I just created a charity in Ohio. Do I need to register my charity? Do I need to file with the Ohio Secretary of State? Is there anything else I should be thinking about?
There are many factors to consider when starting an Ohio charity. Because of this, we strongly recommend that you seek the advice of private legal counsel to discuss whether you want to incorporate as a nonprofit corporation, whether you want to seek tax-exempt status with the IRS, whether or not you need to register with the Ohio Attorney General, and what other rules and regulations you should be aware of. Generally, all Ohio charities must register with the attorney general’s office unless they qualify for a special exemption.
In addition to seeking private legal counsel, you also may want to review the Ohio Attorney General's Starting and Maintaining a Charity in Ohio page, "Nonprofit Handbook," "Online Charitable Registration Information Sheet," and "Charitable Registration and Filing User Guide," as well as the Ohio Secretary of State’s "Your Guide to Starting a Nonprofit in Ohio."
The board of my charitable organization is changing. Do we have any reporting requirements with the Ohio Attorney General when a new board takes control?
The organization will need to report the new board members on its next annual report. Any changes to the articles of incorporation or other governing documents should be provided as soon as possible to the Ohio Attorney General’s Charitable Law Section by emailing CharitableLaw@OhioAttorneyGeneral.gov.
Can a nonprofit corporation's board members or general members request to see the charity's accounting records?
Yes. Ohio Revised Code (ORC) Section 1702.15 states: "Each corporation shall keep correct and complete books and records of account, together with minutes of the proceedings of its incorporators, members, directors, and committees of the directors or members. Subject to limitations prescribed in the articles or the regulations upon the right of members of a corporation to examine the books and records, all books and records of a corporation, including the membership records prescribed by ORC Section 1702.13, may be examined by any member or director or the agent or attorney of either, for any reasonable and proper purpose and at any reasonable time.”
Is the Ohio Attorney General a necessary party to actions concerning charitable trusts?
Yes. In Ohio, the attorney general is a necessary party to charitable trust proceedings that involve:
- actions to terminate a charitable trust or to distribute assets (including times where a charity is dissolving and the assets are being distributed by court order)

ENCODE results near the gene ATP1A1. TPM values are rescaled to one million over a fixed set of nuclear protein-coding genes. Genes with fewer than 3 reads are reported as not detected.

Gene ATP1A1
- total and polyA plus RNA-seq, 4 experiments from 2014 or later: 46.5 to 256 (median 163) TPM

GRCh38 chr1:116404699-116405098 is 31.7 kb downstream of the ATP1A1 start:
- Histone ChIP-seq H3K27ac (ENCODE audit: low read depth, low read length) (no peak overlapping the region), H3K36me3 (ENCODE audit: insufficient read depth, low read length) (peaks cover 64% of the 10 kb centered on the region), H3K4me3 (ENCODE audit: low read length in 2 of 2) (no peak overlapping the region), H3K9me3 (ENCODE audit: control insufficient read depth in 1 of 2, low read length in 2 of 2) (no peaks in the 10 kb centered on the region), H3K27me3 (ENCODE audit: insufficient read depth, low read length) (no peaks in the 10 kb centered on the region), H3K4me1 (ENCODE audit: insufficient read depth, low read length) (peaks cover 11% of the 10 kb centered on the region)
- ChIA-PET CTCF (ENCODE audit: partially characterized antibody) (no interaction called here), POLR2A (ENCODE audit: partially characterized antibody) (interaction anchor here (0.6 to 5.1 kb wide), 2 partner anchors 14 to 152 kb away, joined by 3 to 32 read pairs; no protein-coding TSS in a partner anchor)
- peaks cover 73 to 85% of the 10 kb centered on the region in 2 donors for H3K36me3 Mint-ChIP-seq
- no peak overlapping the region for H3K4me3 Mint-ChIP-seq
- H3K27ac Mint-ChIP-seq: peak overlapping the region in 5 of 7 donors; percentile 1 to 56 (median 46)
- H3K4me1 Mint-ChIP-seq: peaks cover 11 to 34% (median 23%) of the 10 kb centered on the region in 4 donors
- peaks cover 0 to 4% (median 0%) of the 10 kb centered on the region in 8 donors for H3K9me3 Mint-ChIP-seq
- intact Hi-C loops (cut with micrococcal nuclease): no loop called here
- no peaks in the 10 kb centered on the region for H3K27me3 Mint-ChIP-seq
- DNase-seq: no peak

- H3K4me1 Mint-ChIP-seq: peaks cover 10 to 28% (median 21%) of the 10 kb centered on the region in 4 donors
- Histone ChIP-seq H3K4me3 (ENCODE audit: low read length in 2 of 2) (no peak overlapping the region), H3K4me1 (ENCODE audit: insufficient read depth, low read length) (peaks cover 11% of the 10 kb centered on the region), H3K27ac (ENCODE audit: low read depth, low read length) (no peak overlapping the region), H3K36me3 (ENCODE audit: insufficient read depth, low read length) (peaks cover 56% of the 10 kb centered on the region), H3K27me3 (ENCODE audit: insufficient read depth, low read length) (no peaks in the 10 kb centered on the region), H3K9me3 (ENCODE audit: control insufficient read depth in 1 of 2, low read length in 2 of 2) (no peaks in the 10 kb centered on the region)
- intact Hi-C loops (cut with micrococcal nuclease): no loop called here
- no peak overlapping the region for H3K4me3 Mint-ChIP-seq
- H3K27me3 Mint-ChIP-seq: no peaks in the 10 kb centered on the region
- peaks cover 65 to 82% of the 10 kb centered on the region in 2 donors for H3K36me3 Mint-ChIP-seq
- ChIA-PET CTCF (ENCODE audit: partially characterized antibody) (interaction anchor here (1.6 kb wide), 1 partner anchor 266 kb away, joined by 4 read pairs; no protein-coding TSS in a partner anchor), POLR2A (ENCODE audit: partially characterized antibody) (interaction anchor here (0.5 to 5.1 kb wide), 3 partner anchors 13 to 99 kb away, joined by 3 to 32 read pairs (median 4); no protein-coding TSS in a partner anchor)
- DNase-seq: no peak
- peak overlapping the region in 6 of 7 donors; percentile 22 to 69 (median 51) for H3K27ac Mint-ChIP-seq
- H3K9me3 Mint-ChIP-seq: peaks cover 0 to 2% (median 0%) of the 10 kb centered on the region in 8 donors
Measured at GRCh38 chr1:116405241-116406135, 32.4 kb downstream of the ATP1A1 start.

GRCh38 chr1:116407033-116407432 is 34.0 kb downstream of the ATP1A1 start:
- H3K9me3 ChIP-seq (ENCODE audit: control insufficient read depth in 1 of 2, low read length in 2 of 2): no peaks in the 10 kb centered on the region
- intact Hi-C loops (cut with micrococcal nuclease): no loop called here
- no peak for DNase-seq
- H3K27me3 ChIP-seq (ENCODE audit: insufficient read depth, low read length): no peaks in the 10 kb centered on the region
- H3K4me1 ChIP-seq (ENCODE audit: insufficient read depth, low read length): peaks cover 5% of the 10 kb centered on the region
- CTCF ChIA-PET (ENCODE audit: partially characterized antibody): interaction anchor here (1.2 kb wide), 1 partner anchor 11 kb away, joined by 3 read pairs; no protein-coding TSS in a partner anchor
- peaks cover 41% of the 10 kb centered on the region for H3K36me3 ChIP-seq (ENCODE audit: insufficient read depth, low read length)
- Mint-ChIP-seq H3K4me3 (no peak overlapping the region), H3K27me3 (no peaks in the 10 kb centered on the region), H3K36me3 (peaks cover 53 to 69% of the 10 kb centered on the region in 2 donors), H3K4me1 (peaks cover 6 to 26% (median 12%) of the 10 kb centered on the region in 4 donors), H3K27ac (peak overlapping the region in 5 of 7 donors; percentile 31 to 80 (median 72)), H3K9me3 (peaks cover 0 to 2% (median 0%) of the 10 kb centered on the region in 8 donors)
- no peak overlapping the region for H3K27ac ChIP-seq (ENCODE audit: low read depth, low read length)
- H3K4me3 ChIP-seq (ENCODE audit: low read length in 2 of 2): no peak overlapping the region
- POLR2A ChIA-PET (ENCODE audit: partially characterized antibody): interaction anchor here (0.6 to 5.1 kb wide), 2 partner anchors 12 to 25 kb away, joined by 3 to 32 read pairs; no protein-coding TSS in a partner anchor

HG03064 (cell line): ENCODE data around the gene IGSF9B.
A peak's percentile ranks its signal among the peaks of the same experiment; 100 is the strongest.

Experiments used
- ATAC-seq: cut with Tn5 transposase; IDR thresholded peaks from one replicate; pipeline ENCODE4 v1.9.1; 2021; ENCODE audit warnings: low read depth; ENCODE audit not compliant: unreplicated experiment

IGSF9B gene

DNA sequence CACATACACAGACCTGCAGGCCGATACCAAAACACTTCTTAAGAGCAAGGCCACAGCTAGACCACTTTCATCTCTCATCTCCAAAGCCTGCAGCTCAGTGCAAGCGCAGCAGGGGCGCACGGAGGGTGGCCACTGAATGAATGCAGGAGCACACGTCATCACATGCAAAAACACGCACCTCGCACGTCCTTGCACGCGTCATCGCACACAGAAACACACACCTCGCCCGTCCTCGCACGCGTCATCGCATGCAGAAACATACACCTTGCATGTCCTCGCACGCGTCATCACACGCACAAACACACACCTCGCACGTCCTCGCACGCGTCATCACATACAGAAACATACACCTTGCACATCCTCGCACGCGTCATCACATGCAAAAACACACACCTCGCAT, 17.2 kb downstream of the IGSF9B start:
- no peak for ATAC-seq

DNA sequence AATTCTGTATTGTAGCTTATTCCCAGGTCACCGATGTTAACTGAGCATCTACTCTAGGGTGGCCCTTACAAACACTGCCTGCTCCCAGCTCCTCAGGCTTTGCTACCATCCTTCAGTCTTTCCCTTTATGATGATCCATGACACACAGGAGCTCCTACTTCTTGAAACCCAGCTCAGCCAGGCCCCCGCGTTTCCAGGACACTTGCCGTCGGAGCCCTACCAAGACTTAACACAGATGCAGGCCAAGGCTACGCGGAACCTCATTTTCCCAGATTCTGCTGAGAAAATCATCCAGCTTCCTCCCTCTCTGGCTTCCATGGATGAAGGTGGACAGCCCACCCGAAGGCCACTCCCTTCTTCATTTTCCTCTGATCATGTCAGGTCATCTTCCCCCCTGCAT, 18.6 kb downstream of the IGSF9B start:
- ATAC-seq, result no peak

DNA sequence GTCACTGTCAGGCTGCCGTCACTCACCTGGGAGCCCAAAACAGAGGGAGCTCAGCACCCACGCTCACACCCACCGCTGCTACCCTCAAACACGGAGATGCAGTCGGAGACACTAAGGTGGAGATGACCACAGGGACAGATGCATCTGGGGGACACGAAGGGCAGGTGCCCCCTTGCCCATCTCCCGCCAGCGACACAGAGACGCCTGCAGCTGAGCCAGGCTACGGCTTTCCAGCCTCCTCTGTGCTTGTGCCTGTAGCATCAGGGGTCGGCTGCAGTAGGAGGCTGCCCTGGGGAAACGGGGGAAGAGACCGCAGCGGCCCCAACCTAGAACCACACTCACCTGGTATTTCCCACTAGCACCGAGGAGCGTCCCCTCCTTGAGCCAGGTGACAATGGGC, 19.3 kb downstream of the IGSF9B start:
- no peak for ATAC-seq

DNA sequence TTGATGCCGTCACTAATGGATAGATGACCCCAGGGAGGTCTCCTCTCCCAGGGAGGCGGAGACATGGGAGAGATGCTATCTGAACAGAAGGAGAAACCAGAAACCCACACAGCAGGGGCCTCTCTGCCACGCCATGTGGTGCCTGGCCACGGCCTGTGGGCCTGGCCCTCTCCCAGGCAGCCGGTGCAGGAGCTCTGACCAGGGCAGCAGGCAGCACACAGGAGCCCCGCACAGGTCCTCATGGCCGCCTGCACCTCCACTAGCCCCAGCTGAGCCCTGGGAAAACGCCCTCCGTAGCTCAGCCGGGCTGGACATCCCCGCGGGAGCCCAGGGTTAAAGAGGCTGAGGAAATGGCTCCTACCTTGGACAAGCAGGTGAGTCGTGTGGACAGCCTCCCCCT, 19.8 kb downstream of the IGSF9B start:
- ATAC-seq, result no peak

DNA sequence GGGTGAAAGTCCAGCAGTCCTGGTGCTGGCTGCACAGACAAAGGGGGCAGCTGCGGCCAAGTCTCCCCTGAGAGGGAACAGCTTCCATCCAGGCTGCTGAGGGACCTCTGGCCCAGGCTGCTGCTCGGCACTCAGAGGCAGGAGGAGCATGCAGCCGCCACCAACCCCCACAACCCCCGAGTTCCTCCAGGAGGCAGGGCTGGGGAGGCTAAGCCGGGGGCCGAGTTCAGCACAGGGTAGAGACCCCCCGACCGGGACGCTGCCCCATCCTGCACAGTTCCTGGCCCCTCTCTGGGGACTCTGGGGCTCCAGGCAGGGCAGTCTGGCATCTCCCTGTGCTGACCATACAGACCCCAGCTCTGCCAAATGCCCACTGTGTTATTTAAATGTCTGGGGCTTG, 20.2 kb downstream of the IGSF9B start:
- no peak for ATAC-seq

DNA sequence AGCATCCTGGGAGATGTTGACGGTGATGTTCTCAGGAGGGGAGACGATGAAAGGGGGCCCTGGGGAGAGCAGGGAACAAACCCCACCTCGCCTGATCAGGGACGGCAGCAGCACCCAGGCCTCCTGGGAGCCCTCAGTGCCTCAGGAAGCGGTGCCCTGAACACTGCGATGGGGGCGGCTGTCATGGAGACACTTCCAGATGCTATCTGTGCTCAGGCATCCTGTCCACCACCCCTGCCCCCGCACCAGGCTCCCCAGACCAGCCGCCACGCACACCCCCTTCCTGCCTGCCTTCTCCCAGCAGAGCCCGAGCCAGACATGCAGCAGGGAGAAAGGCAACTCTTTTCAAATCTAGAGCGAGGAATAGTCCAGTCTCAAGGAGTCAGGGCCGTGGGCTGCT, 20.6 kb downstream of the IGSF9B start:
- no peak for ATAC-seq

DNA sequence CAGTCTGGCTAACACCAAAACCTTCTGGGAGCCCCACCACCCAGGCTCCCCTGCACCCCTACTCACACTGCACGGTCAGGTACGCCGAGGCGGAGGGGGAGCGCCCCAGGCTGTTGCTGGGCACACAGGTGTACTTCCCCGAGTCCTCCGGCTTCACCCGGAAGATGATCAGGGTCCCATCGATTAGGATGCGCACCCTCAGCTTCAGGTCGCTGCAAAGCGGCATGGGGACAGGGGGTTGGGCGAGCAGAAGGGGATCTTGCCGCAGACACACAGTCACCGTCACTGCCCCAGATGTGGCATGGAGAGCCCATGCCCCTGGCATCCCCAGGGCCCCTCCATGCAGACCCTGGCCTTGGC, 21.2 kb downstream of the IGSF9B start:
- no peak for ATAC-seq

- actions to change the purpose of the trust (including times when the court uses its cy pres or deviation authority to find a different purpose for the charitable trust or change how the trust is administered)
- actions to determine or construe the provisions of the charitable trust
- actions to determine the validity of a will that includes provisions for a charitable trust (this comes up frequently when there is a will contest where the will awards some money or assets to charity); the attorney general must be named as a party in these instances pursuant to ORC Section 109.25
My charity wants to hold a fundraiser. What types of charitable gaming can we conduct? Can we hold a poker tournament, Monte Carlo night, or night at the races? What kinds of items can we raffle?
For questions pertaining to charitable gaming, please view our Charitable Gaming page. Also consult Ohio Revised Code (ORC) Chapter 2915 and private legal counsel to determine if your proposed activity is allowed by law. This chapter also outlines specific limitations on locations and frequency for certain activities. You also can review the Ohio Attorney General’s Policy 201 for information on games of chance.
Can my charity fundraise by holding a bake sale, T-shirt sale, or spaghetti dinner?
Generally, yes. All of these fundraising examples are considered solicitations and are governed by ORC Chapter 1716. As long as your fundraiser is conducted in accordance with ORC Chapter 1716, it is permissible under Ohio’s charitable organizations law. If your proposed activity includes charitable gaming, please consult ORC Chapter 2915 and the Ohio Attorney General’s Policy 201. Contact your local health department about restrictions on the sale of food.
My organization is a veteran or fraternal group. Do special fundraising rules apply to us?
Possibly. In some circumstances, ORC Chapter 2915 establishes different rules for 501(c)(3) organizations and other types of 501(c) organizations, including 501(c)(4), (c)(7), (c)(8), (c)(10), and (c)(19) organizations. For example, for bingo and raffles, veteran or fraternal organizations must devote a certain percentage of the proceeds to a 501(C)(3) organization. Please consult ORC Chapter 2915 and private legal counsel to determine what rules apply to your specific organization and fundraising event.
Can I have liquor at my fundraising event? If so, how do I get a permit?
Check with the Ohio Department of Commerce, Division of Liquor Control, to determine whether you qualify for a temporary liquor permit and which type of permit you need. Also review the Ohio Attorney General’s Liquor Permit Guide for Charities to understand the implications of signing a liquor permit application.
An individual wants to donate a specific item for a specific purpose to my charity. Are we allowed to accept the donation?
Generally yes, but you should be cautious in accepting any gift with restrictions. You need to be sure that the donation will be used for the donor’s specified purpose. Also, check the charity’s bylaws or governing documents to ensure it does not have a policy on donations.